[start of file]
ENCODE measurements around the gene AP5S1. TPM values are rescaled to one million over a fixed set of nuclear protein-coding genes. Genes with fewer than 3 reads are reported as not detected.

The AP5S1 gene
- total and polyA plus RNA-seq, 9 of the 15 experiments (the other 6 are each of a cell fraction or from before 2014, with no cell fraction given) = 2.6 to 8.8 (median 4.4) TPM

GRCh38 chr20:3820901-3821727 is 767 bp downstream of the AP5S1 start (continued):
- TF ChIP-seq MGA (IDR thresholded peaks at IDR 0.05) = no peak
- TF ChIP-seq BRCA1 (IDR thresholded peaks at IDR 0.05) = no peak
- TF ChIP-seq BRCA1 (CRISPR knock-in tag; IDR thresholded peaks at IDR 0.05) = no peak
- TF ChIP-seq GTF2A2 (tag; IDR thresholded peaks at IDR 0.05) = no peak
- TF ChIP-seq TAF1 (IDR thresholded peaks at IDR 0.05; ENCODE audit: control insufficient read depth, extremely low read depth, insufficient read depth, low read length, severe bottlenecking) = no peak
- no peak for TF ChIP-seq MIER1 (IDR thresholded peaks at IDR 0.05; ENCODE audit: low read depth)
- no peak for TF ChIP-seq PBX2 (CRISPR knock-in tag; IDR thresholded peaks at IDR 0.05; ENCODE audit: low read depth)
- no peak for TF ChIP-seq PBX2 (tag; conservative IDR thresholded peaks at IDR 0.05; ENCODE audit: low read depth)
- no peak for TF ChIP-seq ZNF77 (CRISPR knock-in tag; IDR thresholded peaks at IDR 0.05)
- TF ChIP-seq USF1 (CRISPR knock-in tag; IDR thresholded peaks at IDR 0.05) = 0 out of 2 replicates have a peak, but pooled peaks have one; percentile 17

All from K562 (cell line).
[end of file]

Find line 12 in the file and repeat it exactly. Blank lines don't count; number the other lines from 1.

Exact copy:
- no peak for TF ChIP-seq PBX2 (tag; conservative IDR thresholded peaks at IDR 0.05; ENCODE audit: low read depth)